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U.S. Presses Israel on India Deal
Under American pressure, Israel grudgingly has agreed to suspend the sale of an advanced airborne radar warning system to India. Washington fears that the sale will increase tensions between India and Pakistan, as the Bush administration wages war in Iraq and keeps a watchful eye on North Korea.
Israeli sources in Washington told the Forward that Israel has agreed to defer the $1 billion sale of the Phalcon Awacs system, but has not canceled it.
The American request comes as the Bush administration is asking Congress to approve a generous aid package for Israel, featuring a $1 billion grant to cover defense-related expenses and $9 billion in loan guarantees. According to the Israeli business daily Globes, the United States conditioned the $1 billion grant on Israel’s suspending the deal.
The American request is reminiscent of one made by the Clinton administration in August 2000, when it pushed Israel to cancel a $250 million sale of the Phalcon to China. Then, the United States was worried that the early warning system could be used by China against American forces in case of a military conflict over Taiwan. Israel unsuccessfully attempted to use its friends on Capitol Hill to beat back the administration’s opposition. The short showdown strained relations between Jerusalem and Washington, and between Israel and China. Israel had to financially compensate the Chinese.
The India deal is somewhat different. Israeli sources say that the United States, having previously granted its approval, is only asking Israel to put the deal on hold, not to cancel it. Israeli sources said Washington was “in the picture” on all contacts between Israel and India concerning the deal.
Under contracts signed between Israel and the United States, Washington has the right to veto any Israeli sales of weapon systems that involve American-made components or American technology.
The Israel-India security relationship was bolstered in recent years, with much help from the American Jewish community. Israel reportedly is India’s largest weapons supplier.
GOP Discusses Antisemitism Rise
Senate Republicans last week held a special meeting to discuss the rise in antisemitism on American campuses.
Senators Rick Santorum of Pennsylvania, Robert Bennett of Utah, Sam Brownback of Kansas and Norm Coleman of Minnesota all spoke in support of Senate efforts to eliminate antisemitism on campus. Coleman encouraged the attendees to keep senators informed. “This is not just a Jewish senator being concerned, but it’s about all of us,” Coleman said.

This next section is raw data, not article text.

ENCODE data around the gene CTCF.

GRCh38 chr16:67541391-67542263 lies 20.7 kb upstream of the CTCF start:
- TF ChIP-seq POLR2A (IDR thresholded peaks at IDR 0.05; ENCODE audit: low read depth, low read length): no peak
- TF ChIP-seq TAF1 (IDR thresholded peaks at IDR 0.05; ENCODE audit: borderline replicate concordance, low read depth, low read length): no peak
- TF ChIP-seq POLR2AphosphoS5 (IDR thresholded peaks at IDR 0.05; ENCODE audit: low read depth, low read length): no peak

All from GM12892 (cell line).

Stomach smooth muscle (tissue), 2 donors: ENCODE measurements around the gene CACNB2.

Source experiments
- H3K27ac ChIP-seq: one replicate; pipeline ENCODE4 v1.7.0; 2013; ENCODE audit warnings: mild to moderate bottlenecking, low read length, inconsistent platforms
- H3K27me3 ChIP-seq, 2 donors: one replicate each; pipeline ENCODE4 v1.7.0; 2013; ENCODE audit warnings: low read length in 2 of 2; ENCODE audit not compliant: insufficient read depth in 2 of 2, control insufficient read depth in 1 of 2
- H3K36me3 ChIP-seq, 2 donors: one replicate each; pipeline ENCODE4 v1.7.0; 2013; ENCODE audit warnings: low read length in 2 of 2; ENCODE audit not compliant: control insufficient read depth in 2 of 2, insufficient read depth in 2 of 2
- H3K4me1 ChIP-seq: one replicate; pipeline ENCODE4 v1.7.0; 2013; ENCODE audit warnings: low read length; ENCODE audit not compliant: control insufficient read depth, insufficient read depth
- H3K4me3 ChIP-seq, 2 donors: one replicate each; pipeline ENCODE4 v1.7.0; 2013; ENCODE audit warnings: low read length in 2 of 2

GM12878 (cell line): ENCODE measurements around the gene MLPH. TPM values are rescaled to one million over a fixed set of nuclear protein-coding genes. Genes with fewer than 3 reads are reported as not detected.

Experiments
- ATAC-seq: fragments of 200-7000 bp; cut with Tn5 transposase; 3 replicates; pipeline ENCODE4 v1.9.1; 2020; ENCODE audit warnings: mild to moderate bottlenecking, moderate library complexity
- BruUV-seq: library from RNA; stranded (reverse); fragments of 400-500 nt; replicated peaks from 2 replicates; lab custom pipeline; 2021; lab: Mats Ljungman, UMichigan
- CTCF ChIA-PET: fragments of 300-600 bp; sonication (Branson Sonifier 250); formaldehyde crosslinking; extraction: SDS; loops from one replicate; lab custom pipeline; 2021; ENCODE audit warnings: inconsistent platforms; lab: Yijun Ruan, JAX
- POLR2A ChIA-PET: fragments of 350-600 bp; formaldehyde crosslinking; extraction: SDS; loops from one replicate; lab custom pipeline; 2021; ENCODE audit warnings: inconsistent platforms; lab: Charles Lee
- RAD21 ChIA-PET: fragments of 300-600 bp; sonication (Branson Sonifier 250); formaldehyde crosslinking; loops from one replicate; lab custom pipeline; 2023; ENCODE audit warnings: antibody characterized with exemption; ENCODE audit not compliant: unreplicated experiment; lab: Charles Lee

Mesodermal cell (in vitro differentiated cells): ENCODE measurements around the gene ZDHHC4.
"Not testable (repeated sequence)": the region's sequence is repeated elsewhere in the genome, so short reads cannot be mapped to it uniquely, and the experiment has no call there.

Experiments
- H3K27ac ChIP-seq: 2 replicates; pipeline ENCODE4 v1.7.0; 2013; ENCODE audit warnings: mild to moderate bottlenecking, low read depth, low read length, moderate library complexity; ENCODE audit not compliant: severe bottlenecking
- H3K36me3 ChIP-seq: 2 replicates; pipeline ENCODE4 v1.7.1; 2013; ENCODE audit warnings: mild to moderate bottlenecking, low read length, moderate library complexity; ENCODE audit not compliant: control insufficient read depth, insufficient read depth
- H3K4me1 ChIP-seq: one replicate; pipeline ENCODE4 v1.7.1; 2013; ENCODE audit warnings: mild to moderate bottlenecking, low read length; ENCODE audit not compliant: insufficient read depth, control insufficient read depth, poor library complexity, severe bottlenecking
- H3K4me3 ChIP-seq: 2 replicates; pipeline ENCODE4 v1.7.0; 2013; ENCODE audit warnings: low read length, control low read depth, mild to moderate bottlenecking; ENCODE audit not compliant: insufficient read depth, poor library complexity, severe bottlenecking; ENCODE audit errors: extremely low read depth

Brownback promised to offer legislation forming a commission to investigate antisemitic incidents on campuses.
During the meeting of GOP senators and legislative aides, a deputy assistant secretary in the Office of Civil Rights of the Department of Education, Louis Goldstein, said that although some cases of antisemitism on campus are investigated by his office, many fall through the cracks. He urged Jewish organizations to help by reporting incidents of antisemitism.
Jay Rubin, executive vice president of Hillel, the Foundation for Jewish Campus Life, told the group of senators that despite the 24% rise in antisemitic campus incidents reported by the Anti-Defamation League, most Jewish students do not face intimidation. Still, senators and Jewish organizational representatives agreed that no antisemitic acts should be tolerated.
House Backs Prayer Day
By a majority of 346 to 49, the House passed a resolution last week calling on President Bush to designate “a national day of humility, prayer and fasting” in a time of war and terrorism. The measure also called on Americans “to seek guidance from God to achieve a greater understanding of our own failings and to learn how we can do better in our everyday activities, and to gain resolve in meeting the challenges that confront our nation.”
The unusual legislation was passed after the Senate on March 17 approved a bill recognizing “the public need for fasting and prayer in order to secure the blessings and protection of Providence for the people of the United States and our armed forces.”
The president has yet to decide on a specific date for prayers and fasting.